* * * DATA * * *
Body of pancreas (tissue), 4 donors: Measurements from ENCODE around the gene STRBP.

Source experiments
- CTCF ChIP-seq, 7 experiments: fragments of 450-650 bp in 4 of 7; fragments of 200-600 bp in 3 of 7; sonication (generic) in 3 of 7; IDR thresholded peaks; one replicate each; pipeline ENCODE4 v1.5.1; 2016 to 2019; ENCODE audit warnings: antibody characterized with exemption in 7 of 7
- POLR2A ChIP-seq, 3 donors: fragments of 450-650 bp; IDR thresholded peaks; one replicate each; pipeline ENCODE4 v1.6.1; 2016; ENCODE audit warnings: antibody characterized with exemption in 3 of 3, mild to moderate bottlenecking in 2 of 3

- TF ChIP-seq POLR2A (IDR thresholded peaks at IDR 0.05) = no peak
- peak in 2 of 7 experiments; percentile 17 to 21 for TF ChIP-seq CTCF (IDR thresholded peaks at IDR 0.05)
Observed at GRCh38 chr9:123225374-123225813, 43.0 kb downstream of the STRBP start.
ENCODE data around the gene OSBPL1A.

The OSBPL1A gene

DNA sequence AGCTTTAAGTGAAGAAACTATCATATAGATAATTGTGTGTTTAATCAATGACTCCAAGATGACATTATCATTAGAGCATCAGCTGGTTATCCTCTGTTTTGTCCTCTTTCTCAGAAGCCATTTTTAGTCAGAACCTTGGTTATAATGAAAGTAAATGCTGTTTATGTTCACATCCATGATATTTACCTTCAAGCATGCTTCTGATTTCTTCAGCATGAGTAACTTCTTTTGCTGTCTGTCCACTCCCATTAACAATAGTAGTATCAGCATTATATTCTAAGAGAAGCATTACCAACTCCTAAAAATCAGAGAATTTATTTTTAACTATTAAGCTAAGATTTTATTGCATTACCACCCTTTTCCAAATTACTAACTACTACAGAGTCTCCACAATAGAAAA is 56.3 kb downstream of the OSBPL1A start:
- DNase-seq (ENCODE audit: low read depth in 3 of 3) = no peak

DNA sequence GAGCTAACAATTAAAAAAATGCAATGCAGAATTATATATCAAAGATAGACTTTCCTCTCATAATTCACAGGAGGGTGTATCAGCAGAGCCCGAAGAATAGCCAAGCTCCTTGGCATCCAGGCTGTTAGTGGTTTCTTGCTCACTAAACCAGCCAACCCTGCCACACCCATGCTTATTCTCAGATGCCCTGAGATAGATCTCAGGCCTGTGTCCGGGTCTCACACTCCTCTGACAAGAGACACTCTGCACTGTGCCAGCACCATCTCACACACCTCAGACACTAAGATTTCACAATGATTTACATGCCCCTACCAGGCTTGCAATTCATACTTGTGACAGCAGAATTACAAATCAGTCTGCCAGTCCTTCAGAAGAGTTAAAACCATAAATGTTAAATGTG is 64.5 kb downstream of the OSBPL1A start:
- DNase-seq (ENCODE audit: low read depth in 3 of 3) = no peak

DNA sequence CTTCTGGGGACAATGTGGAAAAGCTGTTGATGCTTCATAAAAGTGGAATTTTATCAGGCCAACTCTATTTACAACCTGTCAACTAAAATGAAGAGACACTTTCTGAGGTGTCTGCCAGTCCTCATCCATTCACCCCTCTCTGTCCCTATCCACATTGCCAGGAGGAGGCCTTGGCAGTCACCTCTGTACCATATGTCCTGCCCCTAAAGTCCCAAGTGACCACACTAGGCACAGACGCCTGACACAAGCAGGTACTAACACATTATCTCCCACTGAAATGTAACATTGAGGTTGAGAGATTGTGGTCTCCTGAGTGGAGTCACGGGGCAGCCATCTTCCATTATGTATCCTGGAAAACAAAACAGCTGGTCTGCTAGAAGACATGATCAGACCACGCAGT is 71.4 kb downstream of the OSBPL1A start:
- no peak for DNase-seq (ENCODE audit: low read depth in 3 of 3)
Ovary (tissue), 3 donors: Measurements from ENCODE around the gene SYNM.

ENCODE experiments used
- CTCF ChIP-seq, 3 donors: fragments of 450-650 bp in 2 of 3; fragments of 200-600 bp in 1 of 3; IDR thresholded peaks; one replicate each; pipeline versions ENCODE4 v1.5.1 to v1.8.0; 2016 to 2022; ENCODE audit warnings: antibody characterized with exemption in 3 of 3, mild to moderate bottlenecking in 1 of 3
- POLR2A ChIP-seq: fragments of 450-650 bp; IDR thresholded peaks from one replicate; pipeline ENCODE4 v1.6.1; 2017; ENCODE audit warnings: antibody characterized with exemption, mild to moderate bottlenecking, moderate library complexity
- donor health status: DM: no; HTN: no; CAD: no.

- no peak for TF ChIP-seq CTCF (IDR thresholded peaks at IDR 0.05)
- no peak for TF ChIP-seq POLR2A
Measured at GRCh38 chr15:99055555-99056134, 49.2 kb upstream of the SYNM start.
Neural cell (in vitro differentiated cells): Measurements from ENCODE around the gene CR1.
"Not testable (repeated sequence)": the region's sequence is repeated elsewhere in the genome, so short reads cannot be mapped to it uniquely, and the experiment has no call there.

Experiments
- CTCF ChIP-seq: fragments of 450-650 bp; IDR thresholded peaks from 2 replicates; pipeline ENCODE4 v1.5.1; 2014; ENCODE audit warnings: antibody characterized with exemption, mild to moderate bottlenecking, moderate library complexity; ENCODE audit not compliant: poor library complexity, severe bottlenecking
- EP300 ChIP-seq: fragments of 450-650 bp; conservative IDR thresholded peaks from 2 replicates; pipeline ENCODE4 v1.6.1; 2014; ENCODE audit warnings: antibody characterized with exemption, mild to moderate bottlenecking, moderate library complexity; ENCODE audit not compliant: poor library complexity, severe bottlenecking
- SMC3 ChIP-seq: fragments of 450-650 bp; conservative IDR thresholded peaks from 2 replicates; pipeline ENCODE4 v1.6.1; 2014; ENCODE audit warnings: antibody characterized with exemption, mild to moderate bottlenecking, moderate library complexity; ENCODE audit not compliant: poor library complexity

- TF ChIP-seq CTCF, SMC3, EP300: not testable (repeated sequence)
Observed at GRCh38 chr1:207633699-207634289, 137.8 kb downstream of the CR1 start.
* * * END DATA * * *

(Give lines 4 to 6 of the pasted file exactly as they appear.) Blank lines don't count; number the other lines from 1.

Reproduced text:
- POLR2A ChIP-seq, 3 donors: fragments of 450-650 bp; IDR thresholded peaks; one replicate each; pipeline ENCODE4 v1.6.1; 2016; ENCODE audit warnings: antibody characterized with exemption in 3 of 3, mild to moderate bottlenecking in 2 of 3

- TF ChIP-seq POLR2A (IDR thresholded peaks at IDR 0.05) = no peak
- peak in 2 of 7 experiments; percentile 17 to 21 for TF ChIP-seq CTCF (IDR thresholded peaks at IDR 0.05)